On the cranberry farm … with wakeskaters and Red Bull?!

Thanks to local news source Dane101, I just came across this YouTube video that manages to be both lovely and surreal. If you never thought a northern Wisconsin cranberry farm would be paired with Red Bull wakeskaters, you aren’t alone. That said, Red Bull has a long history of similarly themed marketing efforts. As James O’Brien puts it at Mashable in his in-depth look at the company’s branding strategy,

Red Bull’s universe is extreme sports and adrenaline-junky stunts. Sure, you’ll recognize the familiar twin bovine and sun logo on the skate ramp. And yes, you’ll spy the bulls on the back of the wingsuit. [Head to the full piece for links to the videos O’Brien’s referring to.] But there’s no mention of the actual drink, really. And there is certainly no cut to Red Bull’s now-iconic blue and silver can….

By 2011, [Red Bull founder Dietrich] Mateschitz controlled 44% of the exploding energy drink market, according to Symphony IRI, and was selling 4.6 billion cans a year, most purchased by men between the ages of 18 and 35. They’re voracious endorsers of the brand, and that’s because, with the beverage, Mateschitz commandeered — if not created — a new, high-octane lifestyle category.

To promote the lifestyle, Red Bull built a media house.

OK, but what’s with the cranberry bog? Apparently, it was a crazy, cool idea, just the sort of out-there concept that the company wants for an ongoing web series they’re producing.

This particular video is really two back-to-back features. The first half is a lovely piece on cranberry farming that features Steve Bartling of Bartling’s Manitowish Cranberry Co., which started as a 4-acre family farm in 1946 and now covers 186 acres of cranberries that are grown exclusively for a little growers’ cooperative you may have heard of. The second half features winch wakeskating from Brian Grubb and Ben Horan; we even see a custom ramp built from a locally felled tree. My head is still reeling from the disconnect between the two disparate halves, but don’t let that stop you from checking out the video.

Before you do, though, let’s return to the topic of the Red Bull marketing machine to be sure this is placed in some context. Back in October when Felix Baumgartner made his record-setting, headline-grabbing jump (or dive, or fall, or plummet …) for the Red Bull Stratos project, NPR’s All Things Considered ran a piece on the brand. Check out the audio and full transcript here, but let me offer my favorite bits from the interview that Melissa Block did with Bloomberg Businessweek reporter Duff McDonald:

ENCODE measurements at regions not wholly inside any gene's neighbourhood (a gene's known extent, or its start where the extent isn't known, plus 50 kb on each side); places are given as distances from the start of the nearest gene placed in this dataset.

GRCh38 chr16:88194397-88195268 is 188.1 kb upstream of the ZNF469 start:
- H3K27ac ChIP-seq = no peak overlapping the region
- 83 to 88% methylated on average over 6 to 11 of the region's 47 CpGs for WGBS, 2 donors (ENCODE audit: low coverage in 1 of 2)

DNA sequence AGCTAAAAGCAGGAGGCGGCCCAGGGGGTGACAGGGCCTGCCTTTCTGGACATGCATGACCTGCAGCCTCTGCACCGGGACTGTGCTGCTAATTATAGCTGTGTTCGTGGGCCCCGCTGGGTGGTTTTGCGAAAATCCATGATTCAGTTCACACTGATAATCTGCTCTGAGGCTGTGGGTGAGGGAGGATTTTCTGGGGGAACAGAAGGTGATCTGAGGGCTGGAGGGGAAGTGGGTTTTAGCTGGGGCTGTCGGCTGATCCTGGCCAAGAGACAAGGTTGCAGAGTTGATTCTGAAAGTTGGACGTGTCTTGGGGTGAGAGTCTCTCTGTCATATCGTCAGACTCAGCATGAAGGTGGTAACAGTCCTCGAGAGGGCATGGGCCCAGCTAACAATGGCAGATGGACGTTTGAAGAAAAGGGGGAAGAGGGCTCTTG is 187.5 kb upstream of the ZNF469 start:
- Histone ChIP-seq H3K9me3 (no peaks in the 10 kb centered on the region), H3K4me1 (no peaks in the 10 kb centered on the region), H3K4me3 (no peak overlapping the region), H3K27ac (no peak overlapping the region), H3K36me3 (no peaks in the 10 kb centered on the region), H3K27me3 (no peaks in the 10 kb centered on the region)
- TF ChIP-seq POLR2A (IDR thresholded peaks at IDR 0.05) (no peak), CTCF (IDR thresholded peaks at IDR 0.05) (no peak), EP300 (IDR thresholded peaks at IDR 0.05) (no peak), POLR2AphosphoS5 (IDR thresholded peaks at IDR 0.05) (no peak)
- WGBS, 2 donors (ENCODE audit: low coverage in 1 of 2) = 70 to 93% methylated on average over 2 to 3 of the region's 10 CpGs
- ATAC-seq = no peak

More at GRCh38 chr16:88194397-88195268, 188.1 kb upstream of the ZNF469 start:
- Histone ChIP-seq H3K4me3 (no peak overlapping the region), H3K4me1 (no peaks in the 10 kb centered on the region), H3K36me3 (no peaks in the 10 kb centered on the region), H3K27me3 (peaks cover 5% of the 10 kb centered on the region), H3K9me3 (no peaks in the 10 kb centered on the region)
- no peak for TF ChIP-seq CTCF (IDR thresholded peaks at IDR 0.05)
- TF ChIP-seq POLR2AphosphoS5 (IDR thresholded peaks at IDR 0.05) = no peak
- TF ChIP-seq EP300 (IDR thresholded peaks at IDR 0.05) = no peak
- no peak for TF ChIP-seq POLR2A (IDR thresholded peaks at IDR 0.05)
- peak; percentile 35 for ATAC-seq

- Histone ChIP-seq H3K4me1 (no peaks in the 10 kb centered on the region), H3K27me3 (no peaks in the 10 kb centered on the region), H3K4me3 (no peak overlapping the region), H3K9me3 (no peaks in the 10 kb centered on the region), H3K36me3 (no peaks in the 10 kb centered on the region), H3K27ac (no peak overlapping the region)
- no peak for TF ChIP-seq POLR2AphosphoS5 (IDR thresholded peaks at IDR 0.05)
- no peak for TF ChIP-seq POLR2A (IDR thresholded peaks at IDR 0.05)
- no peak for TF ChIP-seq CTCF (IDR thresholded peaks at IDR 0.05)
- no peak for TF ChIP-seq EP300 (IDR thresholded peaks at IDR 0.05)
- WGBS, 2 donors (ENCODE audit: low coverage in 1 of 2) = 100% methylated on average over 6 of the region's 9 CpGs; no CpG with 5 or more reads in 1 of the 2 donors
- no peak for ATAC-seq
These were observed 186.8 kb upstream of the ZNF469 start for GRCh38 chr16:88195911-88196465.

MCDONALD: [Mateschitz] insists that this is a drink that, quote, “improves performance,” whatever that actually means. And in making that insistence, he put a premium price on it. A Red Bull is about two bucks a can, you know, which is four or five times what you pay for a Coca Cola in a grocery store. And I asked him, I said, what gave you the brass to put a premium price on it out of the gate?

And he looked back at me all deadpan and he said, how would people know it was a premium product if it didn’t have a premium price? …

BLOCK: You know, this company has managed to be extremely successful marketing a product that — I say this on a basis of one test case today as I prepared for this interview — is pretty awful. I say that with pure journalistic integrity. But a product that has some taste challenges, let’s say, to be polite. How does this happen?

MCDONALD: First of all, let me just say it’s an acquired taste. I love my diet Red Bull.

BLOCK: You do?

MCDONALD: Oh, I also love Listerine, though. And, you know, I think they’re not unrelated. I did ask [Mateschitz] that when I met him. I said, you could’ve made it taste better. And he just looked at me sort of with a querulous look and he’s like, Duff, it’s not about the taste, which is hilarious for someone who’s selling something that you open up a can and put in your mouth, but …

BLOCK: A little counterintuitive.

MCDONALD: Yeah, it’s counterintuitive, but it was consistent with this idea that what we’re doing here is improving your performance. And if that’s your goal, what should it matter to you what it tastes like.

With that disclaimer in place, here’s the video.


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